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Alternatives to Oral Opioids for Cancer Pain

Alternatives to Oral Opioids for Cancer Pain

The practicing medical oncologist is faced with several options when selecting opioid analgesics. As Drs. Mercadante and Fulfaro underscore, when all routes of administration are available, the oral route is preferred.

The most commonly used opioids, morphine and oxycodone, are available as long-acting preparations and are often preferred initially to transdermal systems because of their ability to be titrated. These formulations allow for rapid titration to effect (usually 24 to 48 hours) and enable the use of a companion short-acting analgesic to provide analgesia during the titration period. This concept of “oral patient-controlled analgesia” is both clinically efficacious and cost-effective.[1]

Intravenous or Subcutaneous Routes

The authors also underscore the need for alternative delivery systems for patients unable to swallow. In general oncology and hospice practice settings, the use of intravenous or subcutaneous morphine or hydromorphone is the gold standard when the oral route is unavailable. Again, these routes allow for both baseline and bolus dosing (patient-controlled analgesia) and rapid titration. They may prove to be expensive and burdensome to the ambulatory patient and family for long-term use, however.

Rectally Administered Morphine

The authors appropriately point out that practitioners can use long-acting morphine tablets or capsules rectally in patients unable to swallow. The pharmacokinetics that the authors discuss support this use for a limited time, as along as the practitioner realizes that multiple absorption and dosing variables do not support the routine use of this route. It is my practice to use rectally administered long-acting morphine only when the patient has several days to a week to live. This approach ensures reasonable analgesia without the need to switch to a transdermal system, which may takes days to titrate, or to an interventional subcutaneous or intravenous route.

Transdermal and Transmucosal Fentanyl

The most commonly used, effective alternative delivery method for opioid analgesics in outpatients who are unable to swallow is transdermal fentanyl (Duragesic). Similar in efficacy to long-acting morphine and oxycodone, transdermal fentanyl cannot be titrated rapidly and often takes up to 72 hours to attain a steady state. This limitation may be to patients’ detriment if their pain is changing rapidly.

In addition, while subcutaneous reservoirs are saturating, a supplemental medication, usually morphine or hydromorphone, must be given. Transdermal fentanyl is most appropriate for patients with chronic, stable pain who are unable to swallow or tolerate long-acting morphine or oxycodone.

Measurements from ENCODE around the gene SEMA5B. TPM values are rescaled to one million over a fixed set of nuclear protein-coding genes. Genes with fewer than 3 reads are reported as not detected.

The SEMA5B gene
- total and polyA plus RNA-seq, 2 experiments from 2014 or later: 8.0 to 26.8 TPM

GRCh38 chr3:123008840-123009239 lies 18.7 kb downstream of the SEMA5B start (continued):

In the near future, oral transmucosal fentanyl citrate (OTFC [Actiq]) will allow for adequate analgesia during initial dosing and titration of transdermal fentanyl. Oral transmucosal fentanyl citrate is the only oral transmucosal opioid that affords rapid pain relief during breakthrough episodes of pain. It is also the only short-acting opioid analgesic whose titration is based on a clinically investigated schedule.

In addition, OTFC can be safely and effectively paired with long-acting morphine and oxycodone without affecting the baseline analgesic requirements.[2] Whether OTFC is more effective for episodic pain than the currently available oral morphine products is unknown; this question is currently under study in a multicenter, double-blind trial.

The use of OTFC in minimally conscious or comatose patients has not been investigated. This information is of particular importance, given the increasing popularity of the use of “sublingual” morphine in terminally ill patients. Patients and nurses often report “immediate” relief of pain with hypercon- centrated formulations of morphine sulfate (ie, 20 mg/mL) taken sublingually. Several scientific studies question the scientific likelihood that a hydrophilic product, such as morphine, can be absorbed through the oral mucosa.[3] Oral transmucosal fentanyl citrate promises to offer dependable transmucosal delivery of an opioid for severe episodic pain and may replace the sublingual delivery of other opioids.

References

1. Coluzzi P: Oral patient controlled analgesia and breakthrough pain. Semin Oncol 24(suppl):516-542, 1997.

2. Christie J, Simmonds M, Dalt R, et al : Dose titration, multicenter study of oral transmucosal fentanyl citrate for treatment of breakthrough pain in cancer patients using transdermal fentanyl for persistent pain. J Clin Oncol 16(10):3238-3245, 1998.

3. Coluzzi P: Sublingual morphine: Efficacy reviewed. J Pain Symptom Management 16(3): 187-192, 1998.

 
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